Anakin looks away again.  He's not sure why he's here.  He's not sure what has compelled him to confess his crimes to Chancellor Palpatine when he couldn't even bring himself to admit the truth to Obi-Wan.
"The greater tragedy," Chancellor Palpatine continues, "would be for you to forsake your abilities, Anakin.  The Jedi have such a narrow view –"
"Forgive me, Chancellor," Anakin interrupts abruptly, "but the greater tragedy is my mother's death.  I can think of nothing worse."
Chancellor Palpatine studies him for a long moment.  "If only that were true, my young friend," he says softly.  "If only that were true."
V.  Mace Windu
I'm sorry.
Anakin doesn't say the words aloud, but Master Windu hears them and clearly understands the truth.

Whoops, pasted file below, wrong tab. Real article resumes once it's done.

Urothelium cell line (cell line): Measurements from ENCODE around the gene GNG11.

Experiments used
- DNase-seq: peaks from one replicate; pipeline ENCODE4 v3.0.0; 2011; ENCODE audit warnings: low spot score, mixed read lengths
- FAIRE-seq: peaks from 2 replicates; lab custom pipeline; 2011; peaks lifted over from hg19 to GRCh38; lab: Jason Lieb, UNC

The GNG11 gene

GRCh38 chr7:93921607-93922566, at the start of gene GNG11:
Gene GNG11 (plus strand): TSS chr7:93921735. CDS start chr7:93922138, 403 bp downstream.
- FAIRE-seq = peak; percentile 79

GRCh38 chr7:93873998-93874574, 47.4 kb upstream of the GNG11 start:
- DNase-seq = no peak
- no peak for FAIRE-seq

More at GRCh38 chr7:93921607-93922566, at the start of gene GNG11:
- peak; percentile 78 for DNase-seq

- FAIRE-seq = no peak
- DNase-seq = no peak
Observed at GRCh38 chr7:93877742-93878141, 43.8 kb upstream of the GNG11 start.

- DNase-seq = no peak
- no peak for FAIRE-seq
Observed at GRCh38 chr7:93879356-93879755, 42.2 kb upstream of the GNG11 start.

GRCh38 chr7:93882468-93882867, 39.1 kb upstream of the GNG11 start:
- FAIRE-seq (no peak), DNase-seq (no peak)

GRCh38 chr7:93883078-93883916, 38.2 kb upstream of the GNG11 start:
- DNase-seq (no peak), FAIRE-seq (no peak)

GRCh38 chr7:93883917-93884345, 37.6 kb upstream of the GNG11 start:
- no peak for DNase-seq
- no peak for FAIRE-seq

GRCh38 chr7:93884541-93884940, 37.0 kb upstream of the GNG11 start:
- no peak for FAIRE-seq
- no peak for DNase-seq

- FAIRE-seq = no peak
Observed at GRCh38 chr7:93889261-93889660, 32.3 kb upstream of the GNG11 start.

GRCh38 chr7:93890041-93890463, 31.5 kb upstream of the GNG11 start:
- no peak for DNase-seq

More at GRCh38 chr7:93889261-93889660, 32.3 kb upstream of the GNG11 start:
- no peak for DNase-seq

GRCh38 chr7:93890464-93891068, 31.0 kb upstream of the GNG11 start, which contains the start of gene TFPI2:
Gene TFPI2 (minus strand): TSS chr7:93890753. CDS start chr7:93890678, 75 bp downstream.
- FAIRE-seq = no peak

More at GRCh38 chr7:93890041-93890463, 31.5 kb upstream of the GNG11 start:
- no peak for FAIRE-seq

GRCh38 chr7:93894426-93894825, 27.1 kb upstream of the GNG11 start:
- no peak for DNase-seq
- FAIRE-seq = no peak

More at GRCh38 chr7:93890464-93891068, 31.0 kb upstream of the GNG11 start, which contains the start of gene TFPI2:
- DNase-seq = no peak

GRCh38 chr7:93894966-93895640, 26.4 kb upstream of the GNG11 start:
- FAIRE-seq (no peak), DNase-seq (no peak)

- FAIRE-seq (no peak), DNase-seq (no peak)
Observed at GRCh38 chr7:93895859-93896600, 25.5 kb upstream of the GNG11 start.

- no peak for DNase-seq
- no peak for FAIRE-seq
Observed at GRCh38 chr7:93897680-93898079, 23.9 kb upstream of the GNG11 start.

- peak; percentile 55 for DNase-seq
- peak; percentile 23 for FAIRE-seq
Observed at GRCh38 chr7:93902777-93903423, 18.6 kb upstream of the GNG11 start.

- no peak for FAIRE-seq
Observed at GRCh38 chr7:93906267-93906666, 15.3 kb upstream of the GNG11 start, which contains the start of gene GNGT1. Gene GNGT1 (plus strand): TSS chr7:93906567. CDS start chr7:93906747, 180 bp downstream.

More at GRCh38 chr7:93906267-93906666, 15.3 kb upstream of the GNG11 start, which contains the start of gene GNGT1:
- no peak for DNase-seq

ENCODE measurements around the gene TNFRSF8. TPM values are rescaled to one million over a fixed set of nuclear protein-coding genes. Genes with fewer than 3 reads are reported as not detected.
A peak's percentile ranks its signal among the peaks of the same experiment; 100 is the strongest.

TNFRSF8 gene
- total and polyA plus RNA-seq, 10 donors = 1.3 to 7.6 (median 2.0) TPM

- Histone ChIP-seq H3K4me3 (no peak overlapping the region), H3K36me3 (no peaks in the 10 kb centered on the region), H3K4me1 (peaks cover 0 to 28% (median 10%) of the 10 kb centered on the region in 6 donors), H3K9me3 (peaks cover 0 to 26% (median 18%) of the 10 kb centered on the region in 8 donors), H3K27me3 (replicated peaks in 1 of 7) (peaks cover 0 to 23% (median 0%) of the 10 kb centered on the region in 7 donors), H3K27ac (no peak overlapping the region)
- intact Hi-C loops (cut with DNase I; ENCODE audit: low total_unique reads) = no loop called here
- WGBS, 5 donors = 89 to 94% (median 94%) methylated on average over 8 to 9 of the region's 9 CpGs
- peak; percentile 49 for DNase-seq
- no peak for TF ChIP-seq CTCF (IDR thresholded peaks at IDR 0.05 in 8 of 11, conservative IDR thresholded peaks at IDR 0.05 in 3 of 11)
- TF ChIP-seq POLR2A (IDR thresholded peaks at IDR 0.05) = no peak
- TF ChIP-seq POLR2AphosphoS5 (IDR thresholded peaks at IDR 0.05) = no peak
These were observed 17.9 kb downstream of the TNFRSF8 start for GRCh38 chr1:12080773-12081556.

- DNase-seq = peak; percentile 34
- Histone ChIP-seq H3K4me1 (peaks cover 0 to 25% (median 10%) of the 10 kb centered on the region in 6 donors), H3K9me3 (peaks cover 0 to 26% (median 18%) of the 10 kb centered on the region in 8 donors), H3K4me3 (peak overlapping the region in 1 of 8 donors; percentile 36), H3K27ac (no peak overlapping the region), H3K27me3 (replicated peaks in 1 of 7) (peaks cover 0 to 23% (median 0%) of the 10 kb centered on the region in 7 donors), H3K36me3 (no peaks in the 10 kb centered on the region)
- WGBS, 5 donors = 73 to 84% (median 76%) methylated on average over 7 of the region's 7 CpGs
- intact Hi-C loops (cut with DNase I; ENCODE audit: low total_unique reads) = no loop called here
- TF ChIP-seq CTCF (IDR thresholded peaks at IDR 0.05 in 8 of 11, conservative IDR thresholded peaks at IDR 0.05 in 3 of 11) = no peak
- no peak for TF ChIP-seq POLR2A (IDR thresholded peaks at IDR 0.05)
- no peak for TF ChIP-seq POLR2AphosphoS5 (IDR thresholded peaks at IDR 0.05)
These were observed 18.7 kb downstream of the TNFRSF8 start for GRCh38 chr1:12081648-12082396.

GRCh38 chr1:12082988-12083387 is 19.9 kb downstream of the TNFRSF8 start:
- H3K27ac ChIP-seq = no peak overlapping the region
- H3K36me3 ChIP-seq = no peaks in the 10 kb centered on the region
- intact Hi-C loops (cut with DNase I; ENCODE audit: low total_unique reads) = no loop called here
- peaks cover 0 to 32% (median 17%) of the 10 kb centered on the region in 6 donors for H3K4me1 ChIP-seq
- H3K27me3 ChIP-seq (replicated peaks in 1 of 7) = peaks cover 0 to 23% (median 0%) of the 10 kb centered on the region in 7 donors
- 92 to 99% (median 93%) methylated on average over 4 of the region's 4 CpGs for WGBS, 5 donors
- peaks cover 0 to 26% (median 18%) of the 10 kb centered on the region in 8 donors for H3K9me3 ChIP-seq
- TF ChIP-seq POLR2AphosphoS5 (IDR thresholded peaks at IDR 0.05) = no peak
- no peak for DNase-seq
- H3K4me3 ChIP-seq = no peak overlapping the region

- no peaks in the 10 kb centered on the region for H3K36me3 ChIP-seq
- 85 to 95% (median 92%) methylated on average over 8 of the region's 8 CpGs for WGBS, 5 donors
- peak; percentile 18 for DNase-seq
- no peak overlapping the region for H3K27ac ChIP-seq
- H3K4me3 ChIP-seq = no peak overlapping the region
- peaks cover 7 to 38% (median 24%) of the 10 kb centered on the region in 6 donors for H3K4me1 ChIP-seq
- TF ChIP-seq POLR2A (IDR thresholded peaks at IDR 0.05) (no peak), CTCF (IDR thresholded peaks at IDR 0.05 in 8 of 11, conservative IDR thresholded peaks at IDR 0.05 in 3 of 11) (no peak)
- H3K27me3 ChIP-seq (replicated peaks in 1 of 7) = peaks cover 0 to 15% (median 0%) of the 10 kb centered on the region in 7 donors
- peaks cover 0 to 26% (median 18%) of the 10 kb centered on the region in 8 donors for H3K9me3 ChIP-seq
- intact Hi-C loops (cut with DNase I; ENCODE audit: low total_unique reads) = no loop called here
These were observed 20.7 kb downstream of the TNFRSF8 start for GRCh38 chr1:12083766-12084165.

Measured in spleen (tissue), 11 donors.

Anakin does regret it if only because it confirms every fear Mace Windu ever harbored about him.  Master Windu was right.  The prophecy was wrong.
Anakin is not the Order's salvation.
He is its destruction.
I.  Leia
I'm sorry.
It's not spoken aloud.  It's not pressed to her mind through the Force.  It is simply his thought and it will die with him.
I'm sorry.
Vader was even more shocked than Emperor Palpatine to learn that Anakin Skywalker had a son.  The Emperor believed – as did Vader – that Senator Amidala's child died with her.  Luke was proof enough of the error of that assumption.
But Vader knew a truth that the Emperor never suspected.  Anakin Skywalker had believed his wife was carrying a daughter, not a son.  It was Leia's essence he felt all those years ago. 
He will die without ever seeing his daughter and having known she is his.  Instead he will carry the memories of torturing a willful young Senator, the child of a bitter enemy.  He will remember the grudging respect he felt for her.  He will remember forcing her to bear witness to the destruction of her homeworld.
Luke has forgiven him.  He suspects Leia never will.  She is his child in so many ways.

[ END ]